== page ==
For years, better SEOs and Google have been advising website owners to produce useful, quality content for users (not just for search engines). Google’s recent escalation in the war on webspam has made this much more important than ever. Webmasters and even professional SEO consultants sometimes get so caught up in the optimization process – following the rules to the letter or finding ways to get out of various penalties when rules have been broken – that they seem to lose sight of what good content means.
Quality content has little to do with the number of keywords you have worked into the text, what is in the H1 heading or meta description. But it does have everything to do with how well a website will rank in the search results.
Here are a few things to check the next time you are putting together a new blog post or web page:
Does it make sense?
Making sure you are publishing quality content is one of those things that is easier said than done. Objectively looking at your own work can be very difficult. You are so involved with your business that you may sometimes forget that your audience may not always be able to follow what you are talking about (take a look around this site and I am sure you will find some examples of where the content will make little sense to an internet marketing newcomer – but we try to keep it understandable).
Grammar and spelling count, and so does readability. If you wouldn’t hand it in as a high school English (or whatever language) assignment, don’t put it on your site. Try not to worry so much about whether or not you are using your favorite keywords enough and focus on the message or “theme”. What do those keywords actually mean? Is your content well-written enough convey that meaning? If so, your keywords – and more than a few other words people may search for about that topic – are very likely to be there without much additional thought.
Is it original?
Does it serve a purpose for people other than yourself?
People looking for shortcuts often tend to only hear the beginning of things like instructions and guidelines. Many webmasters read about “what Google wants” and get as far as “frequently updated” and get the idea that they need thousands of blog posts. So they publish “thin” articles, recycle old posts, or copy from other sites. None of these things serve a useful purpose to your audience, therefore recycled content is bad for SEO. If you already said it before and have nothing to add, it is just filler. On a strictly technical level (ignoring users and thinking only of search engines), your new content will actually be competing for rank with the old content if it is still in place and the new does not sufficiently expand on the subject.
Remember and Tweet this SEO mantra: “Bad for users equals bad for Google”
Is it “Good”?
This is where determining quality gets a little more subjective. You and your competitors all have a similar message. What makes yours stand out from the crowd? What value do you add? Take an honest look at your content and ask yourself if you would hit the Like or +1 button or post a link to this content if it was not your own. No? Well, why would anyone else? The “would I Like this” test is a good way to tell if your content has the potential to gain links to your website naturally. Links and social signals have sort of become a form of currency, but remember that they are like votes, referrals or endorsements and not just something to be exchanged just for your benefit. Give users something good – useful, entertaining, or even controversial – and they will tell people about it by Liking, Tweeting, linking or whatever way they prefer to share. They will also be more likely to stay around a little longer on your site or return later. Those things are important to your search engine rankings, too, since they indicate that people are finding your website useful. For more about what makes a site stand out, check out Eric Enge from Stone Temple’s discussion with Google’s Matt Cutts about what makes a quality site.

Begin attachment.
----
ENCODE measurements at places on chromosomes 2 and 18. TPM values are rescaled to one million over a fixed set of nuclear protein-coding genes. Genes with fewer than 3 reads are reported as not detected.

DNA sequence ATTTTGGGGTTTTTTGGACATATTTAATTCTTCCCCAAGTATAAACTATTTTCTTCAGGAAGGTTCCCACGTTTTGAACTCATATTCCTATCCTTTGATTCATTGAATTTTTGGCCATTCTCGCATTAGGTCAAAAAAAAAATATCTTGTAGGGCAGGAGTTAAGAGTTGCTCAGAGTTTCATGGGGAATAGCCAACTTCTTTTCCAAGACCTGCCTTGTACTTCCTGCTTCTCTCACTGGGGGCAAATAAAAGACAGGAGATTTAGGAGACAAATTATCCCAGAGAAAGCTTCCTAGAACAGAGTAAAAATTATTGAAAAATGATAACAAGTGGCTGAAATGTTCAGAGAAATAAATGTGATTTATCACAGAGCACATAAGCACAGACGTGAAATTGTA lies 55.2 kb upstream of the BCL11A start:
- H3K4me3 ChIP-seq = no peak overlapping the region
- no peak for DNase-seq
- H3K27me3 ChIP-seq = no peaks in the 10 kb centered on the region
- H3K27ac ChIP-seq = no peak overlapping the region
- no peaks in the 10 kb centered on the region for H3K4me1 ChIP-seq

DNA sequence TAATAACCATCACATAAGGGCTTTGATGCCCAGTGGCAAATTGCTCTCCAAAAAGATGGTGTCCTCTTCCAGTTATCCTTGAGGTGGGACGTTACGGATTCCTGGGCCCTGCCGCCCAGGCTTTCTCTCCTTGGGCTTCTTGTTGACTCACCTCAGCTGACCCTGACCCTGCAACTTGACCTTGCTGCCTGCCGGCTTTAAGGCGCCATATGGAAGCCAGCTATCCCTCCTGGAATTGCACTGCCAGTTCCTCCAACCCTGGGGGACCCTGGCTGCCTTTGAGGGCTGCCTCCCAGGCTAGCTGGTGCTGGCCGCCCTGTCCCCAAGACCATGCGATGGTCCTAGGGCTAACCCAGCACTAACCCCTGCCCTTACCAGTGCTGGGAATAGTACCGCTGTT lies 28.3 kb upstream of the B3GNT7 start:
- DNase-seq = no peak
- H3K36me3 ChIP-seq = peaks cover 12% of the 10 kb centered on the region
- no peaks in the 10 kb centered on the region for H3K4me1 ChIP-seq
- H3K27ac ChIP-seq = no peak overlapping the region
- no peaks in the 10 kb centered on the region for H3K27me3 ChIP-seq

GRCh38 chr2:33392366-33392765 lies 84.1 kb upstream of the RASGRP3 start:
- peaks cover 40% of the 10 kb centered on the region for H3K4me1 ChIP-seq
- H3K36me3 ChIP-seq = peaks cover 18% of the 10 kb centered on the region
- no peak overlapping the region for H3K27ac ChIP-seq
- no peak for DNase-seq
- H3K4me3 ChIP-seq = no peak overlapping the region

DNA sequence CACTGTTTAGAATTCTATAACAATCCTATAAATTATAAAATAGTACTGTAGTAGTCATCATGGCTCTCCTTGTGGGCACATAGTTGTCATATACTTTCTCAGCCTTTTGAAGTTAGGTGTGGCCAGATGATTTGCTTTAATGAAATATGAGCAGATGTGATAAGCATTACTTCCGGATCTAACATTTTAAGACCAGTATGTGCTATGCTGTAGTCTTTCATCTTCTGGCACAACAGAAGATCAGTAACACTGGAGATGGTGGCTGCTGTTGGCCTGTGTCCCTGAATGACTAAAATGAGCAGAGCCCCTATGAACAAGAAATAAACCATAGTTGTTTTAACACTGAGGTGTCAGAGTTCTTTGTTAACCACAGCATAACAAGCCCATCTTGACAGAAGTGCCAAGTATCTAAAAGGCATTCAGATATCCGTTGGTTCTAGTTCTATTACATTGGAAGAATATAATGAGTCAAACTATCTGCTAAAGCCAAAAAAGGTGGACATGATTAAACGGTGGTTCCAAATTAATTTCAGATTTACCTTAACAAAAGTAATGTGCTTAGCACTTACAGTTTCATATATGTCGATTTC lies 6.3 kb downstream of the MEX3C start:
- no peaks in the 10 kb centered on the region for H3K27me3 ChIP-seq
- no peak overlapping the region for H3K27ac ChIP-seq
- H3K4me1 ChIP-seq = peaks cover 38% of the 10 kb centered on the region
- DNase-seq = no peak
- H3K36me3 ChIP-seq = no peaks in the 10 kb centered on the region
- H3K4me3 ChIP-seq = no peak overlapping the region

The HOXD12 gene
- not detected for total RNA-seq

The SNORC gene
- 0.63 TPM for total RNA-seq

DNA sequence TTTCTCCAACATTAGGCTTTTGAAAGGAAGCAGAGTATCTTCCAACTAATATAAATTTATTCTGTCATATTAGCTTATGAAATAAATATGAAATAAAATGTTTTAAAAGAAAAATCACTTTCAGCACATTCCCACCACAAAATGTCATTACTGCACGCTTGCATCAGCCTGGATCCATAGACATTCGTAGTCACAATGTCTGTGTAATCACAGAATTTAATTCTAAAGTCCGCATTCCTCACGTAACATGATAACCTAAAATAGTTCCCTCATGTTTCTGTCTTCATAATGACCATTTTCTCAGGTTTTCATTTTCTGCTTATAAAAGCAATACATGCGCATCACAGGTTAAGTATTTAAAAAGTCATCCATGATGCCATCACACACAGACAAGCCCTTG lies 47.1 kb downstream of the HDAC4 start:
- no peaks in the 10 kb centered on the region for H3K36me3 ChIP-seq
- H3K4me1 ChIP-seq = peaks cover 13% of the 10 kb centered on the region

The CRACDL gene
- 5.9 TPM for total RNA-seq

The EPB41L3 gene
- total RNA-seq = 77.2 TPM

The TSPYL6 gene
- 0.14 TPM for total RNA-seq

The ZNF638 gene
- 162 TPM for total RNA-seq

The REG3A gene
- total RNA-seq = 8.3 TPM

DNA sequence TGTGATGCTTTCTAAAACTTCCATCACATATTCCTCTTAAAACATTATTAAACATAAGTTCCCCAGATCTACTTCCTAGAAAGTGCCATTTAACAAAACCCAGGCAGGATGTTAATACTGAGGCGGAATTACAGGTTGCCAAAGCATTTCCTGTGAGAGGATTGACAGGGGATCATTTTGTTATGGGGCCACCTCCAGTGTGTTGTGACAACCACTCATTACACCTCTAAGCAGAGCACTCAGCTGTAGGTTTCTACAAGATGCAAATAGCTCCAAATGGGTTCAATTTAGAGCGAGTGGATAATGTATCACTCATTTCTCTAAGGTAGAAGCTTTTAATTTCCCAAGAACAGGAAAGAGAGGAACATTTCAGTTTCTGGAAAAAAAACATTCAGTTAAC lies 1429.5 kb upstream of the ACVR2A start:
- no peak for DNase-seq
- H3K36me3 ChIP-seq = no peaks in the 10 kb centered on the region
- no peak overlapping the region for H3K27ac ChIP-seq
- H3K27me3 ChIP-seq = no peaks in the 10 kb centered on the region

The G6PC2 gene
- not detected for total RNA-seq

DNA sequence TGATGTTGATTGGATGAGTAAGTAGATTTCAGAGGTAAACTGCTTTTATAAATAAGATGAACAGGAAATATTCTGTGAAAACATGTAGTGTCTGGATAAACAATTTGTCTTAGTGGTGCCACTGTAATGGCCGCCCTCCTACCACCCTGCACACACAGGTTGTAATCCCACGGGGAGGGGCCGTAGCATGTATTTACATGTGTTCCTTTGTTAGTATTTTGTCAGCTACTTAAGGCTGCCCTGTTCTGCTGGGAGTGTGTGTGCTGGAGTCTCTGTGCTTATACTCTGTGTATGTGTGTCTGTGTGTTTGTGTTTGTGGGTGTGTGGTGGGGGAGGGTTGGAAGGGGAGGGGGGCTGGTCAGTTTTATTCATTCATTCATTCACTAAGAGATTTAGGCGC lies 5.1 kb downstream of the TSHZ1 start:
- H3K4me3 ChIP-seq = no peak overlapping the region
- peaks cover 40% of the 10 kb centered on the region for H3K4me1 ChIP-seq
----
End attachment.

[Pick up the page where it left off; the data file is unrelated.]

It is worth noting that these things apply to non-written content, too. Videos can be a very good way to get your message across, but it seems that many people forget users and think only of search engines – that simply having any old video will magically boost your search engine position. Sometimes this is true, but don’t count on that lasting very long. Like written posts or pages, someone else is going to have a good video about the same topic and will become more popular than your filler clip.
How important is quality content?
Will having perfectly written, audience-targeted, original content guarantee you the top spot in Google? No – you also need to have all the technical optimization taken care of and do some marketing to get the word out (and get some incoming links). Will you be able to rank at the top of the search results pages without good quality content? Maybe in the short term… but not for very long.What the Heck is "Quality Content" Anyway? by Nick Ker